Media profiles of the nation’s thought leaders revealed
Union memberships might be in a state of long-term decline, but Australia’s peak union body - the ACTU - is still the nation’s most high-profile organisation of influence.
That’s according to a new study of ‘Influencers and Institutes’ conducted by Streem realtime media monitoring.
Three high profile leaders: Innes Willox, Sally McManus and Jennifer Westacott
Streem examined the 2019 media profiles of 36 organisations, ranging from lobby groups and peak bodies to institutes and thinktanks, in the nation’s leading newspapers and news websites.
The ACTU had the largest profile overall, as did its secretary Sally McManus when compared to the leaders of other organisations.
Also present in the top 10 organisations were two business lobby groups, four policy institutes, the Australian Medical Association and activist groups GetUp! and Extinction Rebellion.
Federal election looms large
The federal election in May had a pronounced effect on media coverage for many organisations.
GetUp!, for example, had more media coverage in April and May than the rest of the year combined.
The ACTU also experienced a sharp spike in May, as well as in June when Ms McManus called for the resignation of John Setka, the Victorian state secretary of the Construction, Forestry, Maritime, Mining and Energy Union.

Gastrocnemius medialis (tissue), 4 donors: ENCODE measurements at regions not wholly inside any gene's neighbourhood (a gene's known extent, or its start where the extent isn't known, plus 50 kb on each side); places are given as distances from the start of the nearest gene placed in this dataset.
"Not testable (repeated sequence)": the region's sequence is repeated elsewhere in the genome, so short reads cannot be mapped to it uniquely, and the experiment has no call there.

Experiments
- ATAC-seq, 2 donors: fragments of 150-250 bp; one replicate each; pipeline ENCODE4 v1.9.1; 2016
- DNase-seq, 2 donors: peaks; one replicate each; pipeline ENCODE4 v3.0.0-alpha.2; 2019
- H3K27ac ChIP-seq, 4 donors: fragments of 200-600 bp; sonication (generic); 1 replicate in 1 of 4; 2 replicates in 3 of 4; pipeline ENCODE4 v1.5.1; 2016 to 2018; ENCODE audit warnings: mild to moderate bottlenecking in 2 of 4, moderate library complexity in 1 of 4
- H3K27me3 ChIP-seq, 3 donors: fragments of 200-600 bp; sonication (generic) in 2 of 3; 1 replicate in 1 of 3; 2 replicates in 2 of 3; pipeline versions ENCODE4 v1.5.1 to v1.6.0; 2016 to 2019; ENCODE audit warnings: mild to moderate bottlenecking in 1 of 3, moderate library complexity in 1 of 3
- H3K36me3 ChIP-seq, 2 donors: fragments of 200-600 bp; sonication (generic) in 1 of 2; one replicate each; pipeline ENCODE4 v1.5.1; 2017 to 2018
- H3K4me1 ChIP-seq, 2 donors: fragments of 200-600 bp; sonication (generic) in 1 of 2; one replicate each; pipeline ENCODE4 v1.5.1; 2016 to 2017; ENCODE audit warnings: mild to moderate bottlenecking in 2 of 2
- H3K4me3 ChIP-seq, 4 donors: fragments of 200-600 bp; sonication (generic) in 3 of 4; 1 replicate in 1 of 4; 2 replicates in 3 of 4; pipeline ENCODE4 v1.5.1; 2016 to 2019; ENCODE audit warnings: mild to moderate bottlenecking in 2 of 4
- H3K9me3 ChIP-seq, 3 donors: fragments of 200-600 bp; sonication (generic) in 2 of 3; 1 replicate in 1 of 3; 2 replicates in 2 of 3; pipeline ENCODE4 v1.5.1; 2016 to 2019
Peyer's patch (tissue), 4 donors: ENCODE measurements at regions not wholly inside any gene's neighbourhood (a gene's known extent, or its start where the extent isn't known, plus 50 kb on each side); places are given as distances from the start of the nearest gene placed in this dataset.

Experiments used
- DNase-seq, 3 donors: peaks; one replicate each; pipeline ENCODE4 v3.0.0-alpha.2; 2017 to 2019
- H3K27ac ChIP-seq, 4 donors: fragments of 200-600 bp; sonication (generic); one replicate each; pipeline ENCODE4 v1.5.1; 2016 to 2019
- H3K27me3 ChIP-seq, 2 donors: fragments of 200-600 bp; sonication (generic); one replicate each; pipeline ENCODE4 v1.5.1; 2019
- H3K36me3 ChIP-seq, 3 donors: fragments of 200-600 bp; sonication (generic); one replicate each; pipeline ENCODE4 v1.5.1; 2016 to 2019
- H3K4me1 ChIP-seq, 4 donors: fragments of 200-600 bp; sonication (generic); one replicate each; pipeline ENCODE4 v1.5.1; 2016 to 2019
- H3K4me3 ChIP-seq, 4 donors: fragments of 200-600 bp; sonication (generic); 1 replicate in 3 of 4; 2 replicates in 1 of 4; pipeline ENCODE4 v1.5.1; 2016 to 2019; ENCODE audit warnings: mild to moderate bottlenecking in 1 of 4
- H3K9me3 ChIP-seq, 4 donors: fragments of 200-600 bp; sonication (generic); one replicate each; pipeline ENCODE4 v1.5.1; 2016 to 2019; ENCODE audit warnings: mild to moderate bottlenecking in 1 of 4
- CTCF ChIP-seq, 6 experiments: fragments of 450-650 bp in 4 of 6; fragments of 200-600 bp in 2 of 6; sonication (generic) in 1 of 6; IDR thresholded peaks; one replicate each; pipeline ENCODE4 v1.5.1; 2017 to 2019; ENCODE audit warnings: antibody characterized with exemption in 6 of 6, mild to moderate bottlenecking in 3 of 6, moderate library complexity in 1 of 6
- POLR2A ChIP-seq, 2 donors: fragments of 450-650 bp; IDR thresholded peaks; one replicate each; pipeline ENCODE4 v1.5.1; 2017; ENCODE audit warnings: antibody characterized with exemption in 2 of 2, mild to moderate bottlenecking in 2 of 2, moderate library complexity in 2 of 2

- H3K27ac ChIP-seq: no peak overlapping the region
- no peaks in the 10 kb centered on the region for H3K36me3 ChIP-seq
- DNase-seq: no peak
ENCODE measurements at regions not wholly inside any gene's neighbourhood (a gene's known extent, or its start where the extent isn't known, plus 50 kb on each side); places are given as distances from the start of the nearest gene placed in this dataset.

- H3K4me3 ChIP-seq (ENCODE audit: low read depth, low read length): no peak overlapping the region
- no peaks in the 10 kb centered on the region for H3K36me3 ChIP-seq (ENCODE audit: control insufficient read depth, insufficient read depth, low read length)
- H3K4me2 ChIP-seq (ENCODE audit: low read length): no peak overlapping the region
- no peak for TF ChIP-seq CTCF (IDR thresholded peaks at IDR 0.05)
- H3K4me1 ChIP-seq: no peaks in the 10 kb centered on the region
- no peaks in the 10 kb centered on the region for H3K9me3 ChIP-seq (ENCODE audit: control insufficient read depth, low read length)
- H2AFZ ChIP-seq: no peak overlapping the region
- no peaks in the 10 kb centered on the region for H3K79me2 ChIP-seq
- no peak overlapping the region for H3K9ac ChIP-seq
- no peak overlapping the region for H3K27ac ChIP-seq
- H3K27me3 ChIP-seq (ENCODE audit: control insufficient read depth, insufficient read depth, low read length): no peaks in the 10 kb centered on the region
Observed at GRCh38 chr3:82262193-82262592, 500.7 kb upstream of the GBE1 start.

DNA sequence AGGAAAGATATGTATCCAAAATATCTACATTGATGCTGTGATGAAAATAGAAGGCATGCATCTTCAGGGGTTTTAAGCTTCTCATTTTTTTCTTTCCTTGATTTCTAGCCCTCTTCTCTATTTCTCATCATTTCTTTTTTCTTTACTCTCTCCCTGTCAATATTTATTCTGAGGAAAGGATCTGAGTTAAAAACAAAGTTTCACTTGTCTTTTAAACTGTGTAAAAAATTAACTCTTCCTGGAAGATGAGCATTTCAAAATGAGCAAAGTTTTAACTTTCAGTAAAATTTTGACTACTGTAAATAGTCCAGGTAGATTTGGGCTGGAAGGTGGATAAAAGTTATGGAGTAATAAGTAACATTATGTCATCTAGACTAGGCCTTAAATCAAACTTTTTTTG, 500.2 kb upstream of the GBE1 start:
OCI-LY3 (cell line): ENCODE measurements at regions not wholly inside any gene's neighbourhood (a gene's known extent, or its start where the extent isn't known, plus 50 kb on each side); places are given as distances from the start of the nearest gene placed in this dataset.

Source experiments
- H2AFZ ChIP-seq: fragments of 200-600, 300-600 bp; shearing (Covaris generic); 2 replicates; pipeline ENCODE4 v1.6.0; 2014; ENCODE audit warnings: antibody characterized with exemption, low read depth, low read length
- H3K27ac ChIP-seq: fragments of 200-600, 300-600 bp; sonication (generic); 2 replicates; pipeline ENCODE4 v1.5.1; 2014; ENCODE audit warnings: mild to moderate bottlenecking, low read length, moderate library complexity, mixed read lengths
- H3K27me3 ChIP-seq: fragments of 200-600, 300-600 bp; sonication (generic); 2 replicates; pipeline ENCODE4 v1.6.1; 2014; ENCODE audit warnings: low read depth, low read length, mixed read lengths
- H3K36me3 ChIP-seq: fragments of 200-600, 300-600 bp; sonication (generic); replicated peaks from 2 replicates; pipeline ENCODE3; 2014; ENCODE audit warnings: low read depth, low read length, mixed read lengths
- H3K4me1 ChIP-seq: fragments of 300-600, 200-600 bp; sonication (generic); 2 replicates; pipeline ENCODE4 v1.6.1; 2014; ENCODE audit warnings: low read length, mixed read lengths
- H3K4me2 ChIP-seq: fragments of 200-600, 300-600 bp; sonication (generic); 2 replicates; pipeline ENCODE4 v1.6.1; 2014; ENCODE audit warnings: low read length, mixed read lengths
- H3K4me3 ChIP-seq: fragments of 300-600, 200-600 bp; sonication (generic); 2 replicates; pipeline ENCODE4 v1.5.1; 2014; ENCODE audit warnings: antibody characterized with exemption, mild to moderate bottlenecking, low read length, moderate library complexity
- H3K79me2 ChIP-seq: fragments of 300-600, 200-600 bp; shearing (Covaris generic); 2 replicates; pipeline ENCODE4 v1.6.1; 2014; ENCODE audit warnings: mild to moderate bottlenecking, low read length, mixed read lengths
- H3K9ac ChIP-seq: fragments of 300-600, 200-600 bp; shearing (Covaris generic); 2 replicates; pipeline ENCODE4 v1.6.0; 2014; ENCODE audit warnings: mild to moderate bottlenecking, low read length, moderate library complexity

Business groups, by contrast, tended to have a steady number of mentions throughout the year.
Extinction Rebellion, meanwhile, had virtually no profile at the start of the year, but rapidly shot to prominence in October via a series of protests that disrupted commuters in the nation’s biggest capitals.
October was also a big month for the Lowy Institute, who welcomed both Prime Minister Scott Morrison and ABC chair Ita Buttrose to deliver prominent speeches.
The sizeable profiles of GetUp! and Extinction Rebellion (XR) in 2019 showed how quickly a new wave of activist groups has emerged, with a media presence exceeding more established organisations such as Greenpeace and the Australian Conservation Foundation (ACF).
Both GetUp! and XR employed controversial tactics, which helped feed their media cycle. Not all coverage was positive - far from it - but they did succeed in cutting through.
In the case of XR, this was done with no figurehead leader to drive coverage.
While activist groups and institutes tended to put less emphasis on their leaders’ profiles, business groups were the opposite. Five of the 10 most high-profile leaders were from business groups.
Farming, retail and small business groups were particularly reliant on their leaders for media coverage, with the leaders mentioned in about eight of every 10 stories about their organisations.
Meanwhile, many other leaders were mentioned in fewer than one in 10 stories about an organisation.
There were noticeable differences, too, in the relative prominence of the stories mentioning each group.
Nearly half of stories about the ACF (49%) appeared in either the front 10 pages of the newspapers monitored or the top 10 articles on key web homepages. By comparison, only 26 per cent of stories featuring the Climate Council gained such prominence.
To learn more about the Influencers and Institutes study, contact Conal Hanna.